For those zombie enthusiasts who haven't already collected the other anthologies in which most of these were previously...

Z: ZOMBIE STORIES

Another anthology shambles onto the zombie bandwagon.

This predominantly reprint collection sets a high bar for quality when it opens with Jonathan Mayberry's stellar "Family Business," which was rewritten as the opening of Rot & Ruin (2010). Starting an anthology with by far its best offering, sadly, makes all the other entries suffer in comparison. Despite the unflattering basis for comparison, there's plenty of solid brain-eating goodies here, from Kelly Link's tale of a boy who screws up exhuming his dead girlfriend to Nina Kiriki Hoffman's upsetting and sharply graphic tale of an abused and murdered teen prostitute looking for her own sort of closure. Scott Nicholson's "You'll Never Walk Alone" ruins a perfectly good zombie horror with its stereotypes of Appalachians as ignorant, racist hicks who can't decide if zombism is an "Aye-rab bug" or plague of sinners whose "souls are roasting under Hell." Other contributors successfully mine the gore and grotesquerie of undeath for Viking feminist empowerment tales (Christine Morgan), poignant stories of shambling love (Catherynne M. Valente), pirate adventures (Thomas S. Roche) or just gleefully gross thrills (Marie Atkins).

For those zombie enthusiasts who haven't already collected the other anthologies in which most of these were previously published . (Horror. 14 & up)

Pub Date: Jan. 1, 2012

ISBN: 978-1-59780-312-0

Page Count: 300

Publisher: Night Shade

Review Posted Online: Oct. 15, 2011

Kirkus Reviews Issue: Nov. 1, 2011

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Interesting and well written but problematic in its conceptualization of a generic Africa and Africans.

THE HAWKWEED LEGACY

Witch queen Poppy Hawkweed returns in this sequel to The Hawkweed Prophecy (2016).

After the events of the last book, Poppy attempts to escape her new life as a witch queen by transforming into a swallow and migrating to Africa, though to what part of the vast continent is unclear. There, white Poppy’s taken in by a medicine maker, Mma, and her dark-skinned great-grandson, Teko. Though Mma and Teko are initially portrayed as likable characters, they eventually imprison Poppy, ostensibly for her own good, as they’ve seen a vision that she will be killed if she returns to England. Back in England, the third-person narrative perspective shifts among characters and times. There’s Poppy’s birth mother, Charlock, both in the present and when she was younger, as well as Leo, Ember, and Betony, Leo’s mother. Through the many lenses and back stories readers learn of Leo’s conception and what became of Betony, who left the witches to have her son. Teko eventually allows Poppy to escape, and once back in England, she’s bullied into taking up her queendom. But there are many twists and turns and painful betrayals to be hashed out before there’s a chance of happily ever after. Though themes of sisterhood are strong, most female relationships are interrupted, if not broken, by male intrusion. The real unbreakable bond in these stories is that between mother and child.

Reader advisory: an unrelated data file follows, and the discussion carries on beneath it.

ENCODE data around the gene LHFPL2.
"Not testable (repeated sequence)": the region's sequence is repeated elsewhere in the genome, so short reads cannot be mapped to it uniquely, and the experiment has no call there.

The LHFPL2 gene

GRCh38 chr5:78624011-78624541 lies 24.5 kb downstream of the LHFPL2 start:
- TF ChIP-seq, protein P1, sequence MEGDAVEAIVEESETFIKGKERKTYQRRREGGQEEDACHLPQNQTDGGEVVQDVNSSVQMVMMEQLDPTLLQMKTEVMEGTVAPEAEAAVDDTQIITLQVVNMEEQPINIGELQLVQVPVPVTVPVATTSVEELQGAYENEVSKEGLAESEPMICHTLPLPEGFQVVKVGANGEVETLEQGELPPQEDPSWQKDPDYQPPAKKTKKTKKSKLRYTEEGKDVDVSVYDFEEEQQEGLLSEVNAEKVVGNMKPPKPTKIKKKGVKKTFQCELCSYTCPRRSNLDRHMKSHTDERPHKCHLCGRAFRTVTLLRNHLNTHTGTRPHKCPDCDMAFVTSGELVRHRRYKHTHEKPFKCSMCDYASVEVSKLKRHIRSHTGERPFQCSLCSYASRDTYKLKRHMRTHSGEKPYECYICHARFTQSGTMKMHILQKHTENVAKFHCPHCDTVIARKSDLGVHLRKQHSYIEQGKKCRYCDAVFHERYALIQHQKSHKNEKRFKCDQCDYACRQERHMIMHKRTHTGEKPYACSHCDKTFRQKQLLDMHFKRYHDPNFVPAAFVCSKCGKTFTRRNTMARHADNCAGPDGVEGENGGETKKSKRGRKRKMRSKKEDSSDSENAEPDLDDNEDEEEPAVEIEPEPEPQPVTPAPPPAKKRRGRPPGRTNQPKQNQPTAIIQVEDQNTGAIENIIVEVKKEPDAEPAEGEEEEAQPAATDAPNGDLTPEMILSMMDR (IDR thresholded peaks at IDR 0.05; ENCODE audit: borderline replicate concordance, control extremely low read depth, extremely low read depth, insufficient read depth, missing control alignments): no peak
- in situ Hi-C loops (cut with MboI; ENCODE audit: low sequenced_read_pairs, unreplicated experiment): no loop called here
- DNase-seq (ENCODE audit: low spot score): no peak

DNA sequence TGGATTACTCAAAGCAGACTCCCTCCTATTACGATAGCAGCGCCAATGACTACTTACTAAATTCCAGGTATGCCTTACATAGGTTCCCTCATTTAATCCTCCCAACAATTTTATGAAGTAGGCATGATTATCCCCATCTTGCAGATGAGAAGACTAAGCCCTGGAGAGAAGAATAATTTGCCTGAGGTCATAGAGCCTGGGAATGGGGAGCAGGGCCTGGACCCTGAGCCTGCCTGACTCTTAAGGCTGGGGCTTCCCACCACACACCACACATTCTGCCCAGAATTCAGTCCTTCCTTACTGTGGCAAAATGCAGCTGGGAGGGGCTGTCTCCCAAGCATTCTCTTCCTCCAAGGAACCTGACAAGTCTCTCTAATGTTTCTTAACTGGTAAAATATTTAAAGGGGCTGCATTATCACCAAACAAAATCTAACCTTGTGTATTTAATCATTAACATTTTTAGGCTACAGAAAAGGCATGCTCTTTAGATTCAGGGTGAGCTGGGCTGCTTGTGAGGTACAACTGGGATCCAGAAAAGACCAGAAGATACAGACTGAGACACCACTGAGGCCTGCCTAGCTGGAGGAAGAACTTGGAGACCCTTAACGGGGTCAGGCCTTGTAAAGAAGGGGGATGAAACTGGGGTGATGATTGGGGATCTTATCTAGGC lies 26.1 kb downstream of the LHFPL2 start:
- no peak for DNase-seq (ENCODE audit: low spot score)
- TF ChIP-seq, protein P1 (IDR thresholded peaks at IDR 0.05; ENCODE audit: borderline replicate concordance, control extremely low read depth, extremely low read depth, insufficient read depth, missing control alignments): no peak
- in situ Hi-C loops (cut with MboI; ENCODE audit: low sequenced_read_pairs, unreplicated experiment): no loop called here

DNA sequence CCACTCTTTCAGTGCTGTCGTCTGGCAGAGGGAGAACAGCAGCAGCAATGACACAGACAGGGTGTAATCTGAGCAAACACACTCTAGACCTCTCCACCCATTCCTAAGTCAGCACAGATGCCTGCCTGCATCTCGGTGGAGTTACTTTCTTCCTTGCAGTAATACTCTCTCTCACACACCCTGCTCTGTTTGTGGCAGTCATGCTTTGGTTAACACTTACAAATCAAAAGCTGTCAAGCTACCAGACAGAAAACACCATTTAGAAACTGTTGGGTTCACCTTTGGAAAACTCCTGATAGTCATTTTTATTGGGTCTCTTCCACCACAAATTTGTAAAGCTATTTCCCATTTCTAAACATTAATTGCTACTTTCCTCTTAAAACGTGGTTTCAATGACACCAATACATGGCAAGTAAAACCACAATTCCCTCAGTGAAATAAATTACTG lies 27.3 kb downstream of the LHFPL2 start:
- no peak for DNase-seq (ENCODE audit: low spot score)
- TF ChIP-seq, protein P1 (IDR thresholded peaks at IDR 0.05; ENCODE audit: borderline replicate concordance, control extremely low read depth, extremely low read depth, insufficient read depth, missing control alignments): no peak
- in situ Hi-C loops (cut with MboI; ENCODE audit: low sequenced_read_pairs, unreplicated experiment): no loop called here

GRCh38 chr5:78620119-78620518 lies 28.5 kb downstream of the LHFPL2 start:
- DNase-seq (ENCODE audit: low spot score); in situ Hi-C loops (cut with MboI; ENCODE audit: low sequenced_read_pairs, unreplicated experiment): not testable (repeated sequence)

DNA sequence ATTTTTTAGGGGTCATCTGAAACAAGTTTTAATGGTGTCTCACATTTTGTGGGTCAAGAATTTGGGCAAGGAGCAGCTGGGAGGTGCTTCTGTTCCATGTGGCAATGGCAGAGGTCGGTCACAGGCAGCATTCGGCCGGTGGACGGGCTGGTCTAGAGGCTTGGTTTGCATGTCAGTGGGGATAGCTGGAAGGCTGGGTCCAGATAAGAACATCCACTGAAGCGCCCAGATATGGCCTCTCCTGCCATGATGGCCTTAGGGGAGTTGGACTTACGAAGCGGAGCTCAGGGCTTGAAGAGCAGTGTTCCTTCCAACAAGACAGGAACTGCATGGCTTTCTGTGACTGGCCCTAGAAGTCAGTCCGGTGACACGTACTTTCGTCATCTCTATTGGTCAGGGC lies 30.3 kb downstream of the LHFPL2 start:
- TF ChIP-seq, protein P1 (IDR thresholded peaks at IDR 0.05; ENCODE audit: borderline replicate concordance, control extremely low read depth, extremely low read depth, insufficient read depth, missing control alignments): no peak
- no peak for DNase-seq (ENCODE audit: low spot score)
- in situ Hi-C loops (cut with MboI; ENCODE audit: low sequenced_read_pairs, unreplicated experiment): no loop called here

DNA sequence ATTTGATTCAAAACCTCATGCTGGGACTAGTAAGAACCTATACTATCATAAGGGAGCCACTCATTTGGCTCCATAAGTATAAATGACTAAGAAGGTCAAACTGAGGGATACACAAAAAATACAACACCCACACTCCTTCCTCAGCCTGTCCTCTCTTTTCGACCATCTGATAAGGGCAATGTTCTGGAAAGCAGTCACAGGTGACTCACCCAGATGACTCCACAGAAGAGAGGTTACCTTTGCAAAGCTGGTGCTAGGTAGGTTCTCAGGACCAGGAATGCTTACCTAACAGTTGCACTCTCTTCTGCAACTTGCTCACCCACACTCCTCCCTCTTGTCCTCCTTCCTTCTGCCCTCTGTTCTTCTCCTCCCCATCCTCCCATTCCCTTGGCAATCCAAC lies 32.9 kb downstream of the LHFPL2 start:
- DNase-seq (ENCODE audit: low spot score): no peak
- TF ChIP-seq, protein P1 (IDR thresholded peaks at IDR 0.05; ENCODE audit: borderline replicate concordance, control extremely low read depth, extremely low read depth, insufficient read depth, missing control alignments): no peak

Interesting and well written but problematic in its conceptualization of a generic Africa and Africans. (Fantasy. 14-adult)

Pub Date: Aug. 15, 2017

ISBN: 978-1-60286-314-9

Page Count: 384

Publisher: Weinstein Books

Review Posted Online: July 2, 2017

Kirkus Reviews Issue: July 15, 2017

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A well-meaning, awkward cautionary tale.

THE CHOLO TREE

Boxed in by societal prejudices, a young Chicano struggles to find his identity.

Split into two separate periods, Chacón’s insightful novel portrays the trials of Victor Reyes, a death metal–loving, artistic teen who’s seemingly ill-fated in life. In the book’s first half, 14-year-old Victor recovers from a shooting—he was dead for a hair over 2 minutes—that leaves him with a fuzzy memory. Almost everyone, including his mom, believes he’s a cholo, a gangbanger destined for trouble. Though Victor tries his best to mend his relationship with his mom, he frequently ends up in incriminating situations. Meanwhile, Victor meets and falls for a feisty part-Mexican, part-Indian girl. The story moves at a meandering pace, which Chacón uses to sketch in disjointed details. Victor’s first-person narration doesn’t stand out in any particular way, but each of the diverse supporting characters features a distinct, if stereotypical, voice to fill in that void. The novel’s second half focuses on 17-year-old Victor, a senior succeeding in school and love. A supportive teacher helps him refine his artistic goals, pushing him to apply for art school. But Victor’s anger and past won’t let him go, and soon he’s knee-deep in the cholo life. Overall, the author employs a well-worn redemption arc, and the often clunky, self-conscious narration doesn’t really help to make it feel fresh: “They looked sort of geeky cool, like journalism students, the kind of kids that YA novels are written about.”

A well-meaning, awkward cautionary tale. (Fiction. 14-18)

Pub Date: May 31, 2017

ISBN: 978-1-55885-840-4

Page Count: 272

Publisher: Piñata Books/Arte Público

Review Posted Online: March 15, 2017

Kirkus Reviews Issue: April 1, 2017

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